I mentioned my graduate advisor above. What I did not mention is that he wasn’t working in the lab (the “fun part,” if you will), he was feverishly writing grants to fund the work that the rest of us were so fortunate to do. With ongoing federal cuts to science in the early 2000s (cuts that eased somewhat since 2008, but seem to loom constantly), that job became even harder. There was less money to go around for science (and many other areas), but increased need for the solutions that the sciences offer, such as cures, medications, solutions to issues such as global warming, water shortages, energy issues and more. This has left scientists scrambling for funds, writing grants aggressively to fund the groups of people doing the research itself. It’s a hard cycle to break into for a young investigator, and it’s compounded by the publish-or-perish culture espoused in the sciences: You don’t get grants unless you publish consistently, and that’s a tough thing to do without money in the first place. After a Ph.D., you do a post-doctoral fellowship, and another, and another, until you get a position. It’s sadly not a cycle that inspires hope in most, and when faced with this uncertain situation that demands every waking moment or the option to leverage our skills and abilities with more certainty, many go for door number two.
A second reason has to do with pure passion. While many of us adore science, we love other fields as well. I saw in myself a proficiency for communicating science with the public, sharing its real-world applications to get the public to care about science more in the hopes that they would nurture an interest in science and math fields in their children, educate themselves, and vote for politicians who supported funding for the sciences, and that’s how I’ve chosen to direct my career. Some of my scientist friends love to write – they became science journalists. Some love politics – they work for think tanks and ran for office. Some really loved business – they became patent officers and went to work for financial firms armed with their sharp analytical skills. We aren’t one dimensional, and our interests can take us in other directions and often do so. This means that we aren’t in the research pipeline anymore. Do women do this more often than men? Maybe, but I would offer that we’re all complex individuals with a variety of interests. When I knew that I could enjoy a satisfying career that offered the opportunity to engage with science, support others, improve diversity and representation in the sciences, and engage the public in science, I knew I had found my calling. I also know that I am in good company.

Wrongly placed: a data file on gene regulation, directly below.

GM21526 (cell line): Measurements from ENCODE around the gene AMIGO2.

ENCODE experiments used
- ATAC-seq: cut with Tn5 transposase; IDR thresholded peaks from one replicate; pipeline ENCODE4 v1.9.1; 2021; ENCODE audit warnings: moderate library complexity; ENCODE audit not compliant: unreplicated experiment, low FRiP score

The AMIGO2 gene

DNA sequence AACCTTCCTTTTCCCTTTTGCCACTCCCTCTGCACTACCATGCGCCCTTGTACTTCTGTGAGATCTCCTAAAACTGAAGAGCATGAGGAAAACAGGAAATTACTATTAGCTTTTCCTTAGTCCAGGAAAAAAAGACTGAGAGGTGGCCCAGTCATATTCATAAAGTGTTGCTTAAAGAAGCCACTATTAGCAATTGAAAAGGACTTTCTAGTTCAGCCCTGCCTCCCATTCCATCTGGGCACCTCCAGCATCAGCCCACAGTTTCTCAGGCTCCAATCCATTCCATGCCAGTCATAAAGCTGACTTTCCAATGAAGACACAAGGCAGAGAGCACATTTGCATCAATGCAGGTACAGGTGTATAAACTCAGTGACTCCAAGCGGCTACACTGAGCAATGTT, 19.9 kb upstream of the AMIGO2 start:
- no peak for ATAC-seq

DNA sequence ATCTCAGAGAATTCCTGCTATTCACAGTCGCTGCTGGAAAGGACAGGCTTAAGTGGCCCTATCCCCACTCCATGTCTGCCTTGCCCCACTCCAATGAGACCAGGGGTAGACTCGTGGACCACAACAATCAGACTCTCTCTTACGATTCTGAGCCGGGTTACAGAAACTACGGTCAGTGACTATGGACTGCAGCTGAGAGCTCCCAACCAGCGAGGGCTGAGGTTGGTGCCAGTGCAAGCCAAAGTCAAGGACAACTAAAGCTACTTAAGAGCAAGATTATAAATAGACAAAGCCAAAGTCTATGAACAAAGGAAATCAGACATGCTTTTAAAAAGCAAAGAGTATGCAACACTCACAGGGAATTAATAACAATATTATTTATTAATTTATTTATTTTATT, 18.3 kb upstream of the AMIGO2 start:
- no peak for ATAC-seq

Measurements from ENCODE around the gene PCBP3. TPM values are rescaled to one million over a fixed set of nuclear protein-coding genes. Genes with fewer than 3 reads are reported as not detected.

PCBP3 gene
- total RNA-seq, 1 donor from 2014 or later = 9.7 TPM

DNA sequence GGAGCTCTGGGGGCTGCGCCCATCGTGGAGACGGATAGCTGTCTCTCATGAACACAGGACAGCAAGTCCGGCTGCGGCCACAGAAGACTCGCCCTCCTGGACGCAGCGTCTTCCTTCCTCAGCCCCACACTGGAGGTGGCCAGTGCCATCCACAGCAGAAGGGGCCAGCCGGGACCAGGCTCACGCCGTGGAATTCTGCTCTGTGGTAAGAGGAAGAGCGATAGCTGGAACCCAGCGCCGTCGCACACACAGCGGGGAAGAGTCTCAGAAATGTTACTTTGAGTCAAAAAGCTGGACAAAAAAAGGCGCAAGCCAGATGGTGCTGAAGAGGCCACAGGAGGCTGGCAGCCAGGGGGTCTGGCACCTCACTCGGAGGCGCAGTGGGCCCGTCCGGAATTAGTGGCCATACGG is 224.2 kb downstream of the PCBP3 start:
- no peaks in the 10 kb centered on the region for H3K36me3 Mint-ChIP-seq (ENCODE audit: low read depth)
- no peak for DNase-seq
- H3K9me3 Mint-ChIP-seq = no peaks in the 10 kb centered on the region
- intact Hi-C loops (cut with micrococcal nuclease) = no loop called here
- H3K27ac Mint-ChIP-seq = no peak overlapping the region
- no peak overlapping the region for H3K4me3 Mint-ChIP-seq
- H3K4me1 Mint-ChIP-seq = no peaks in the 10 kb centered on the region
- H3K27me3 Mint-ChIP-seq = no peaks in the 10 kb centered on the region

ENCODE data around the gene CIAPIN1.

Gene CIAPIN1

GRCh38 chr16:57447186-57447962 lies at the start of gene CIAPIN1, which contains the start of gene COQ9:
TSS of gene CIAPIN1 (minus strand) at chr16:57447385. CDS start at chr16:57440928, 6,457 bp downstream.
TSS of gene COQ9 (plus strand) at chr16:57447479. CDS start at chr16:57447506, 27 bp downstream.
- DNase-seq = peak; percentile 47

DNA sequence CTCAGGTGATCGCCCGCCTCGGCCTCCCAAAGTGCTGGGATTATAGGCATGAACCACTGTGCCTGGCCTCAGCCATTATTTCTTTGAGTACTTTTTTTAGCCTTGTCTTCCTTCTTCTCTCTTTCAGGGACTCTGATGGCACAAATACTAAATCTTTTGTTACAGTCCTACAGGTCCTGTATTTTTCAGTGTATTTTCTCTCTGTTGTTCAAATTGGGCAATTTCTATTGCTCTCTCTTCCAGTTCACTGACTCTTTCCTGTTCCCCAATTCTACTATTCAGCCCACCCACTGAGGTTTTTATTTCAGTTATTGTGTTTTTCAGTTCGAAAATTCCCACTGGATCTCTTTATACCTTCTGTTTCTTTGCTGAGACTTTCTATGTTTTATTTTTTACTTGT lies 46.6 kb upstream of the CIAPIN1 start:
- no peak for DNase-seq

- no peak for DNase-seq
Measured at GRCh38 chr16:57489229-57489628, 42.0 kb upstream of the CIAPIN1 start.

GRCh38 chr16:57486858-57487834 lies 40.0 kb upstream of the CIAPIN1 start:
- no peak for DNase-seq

There is also bias, pure and simple, and I do think this influences the number of women who choose to pursue research careers. I could definitely feel that there was a boys’ club vibe in academic departments, and it’s not easy to be an “other,” no matter where you are. Community, support, and mentorship all matter, and not feeling like you have those pieces when you’re engaged in such demanding work can be the difference between success and failure. Interestingly, I would argue that it’s often unconscious – it did not occur to anyone that by not inviting the two women in the department to join the other faculty for lunch that those women felt isolated, but that’s what winds up happening even though all are (usually) well-intentioned. Important conversations happen at those casual lunches – collaborations are conceived, support is doled out, jokes are exchanged, and grant ideas are born. When these kinds of things happen in graduate school, they seed the idea that things will only get worse as we move farther into our research careers – and we bail out on them.
What’s the solution? I wish I had answers, but unfortunately, I only have ideas. Encouraging the inclusion of underrepresented individuals and women to assume leadership roles in the research community would be a great start. I also think that stronger policies that support work-life balance for men and women would help. Finally, making sure that our scientists are supported, and that the younger generation of up and coming scientists get the message that there are lots of ways to be a scientist would really make a difference. The change has to start with us, but the the way forward is more opaque than that affirmation suggests.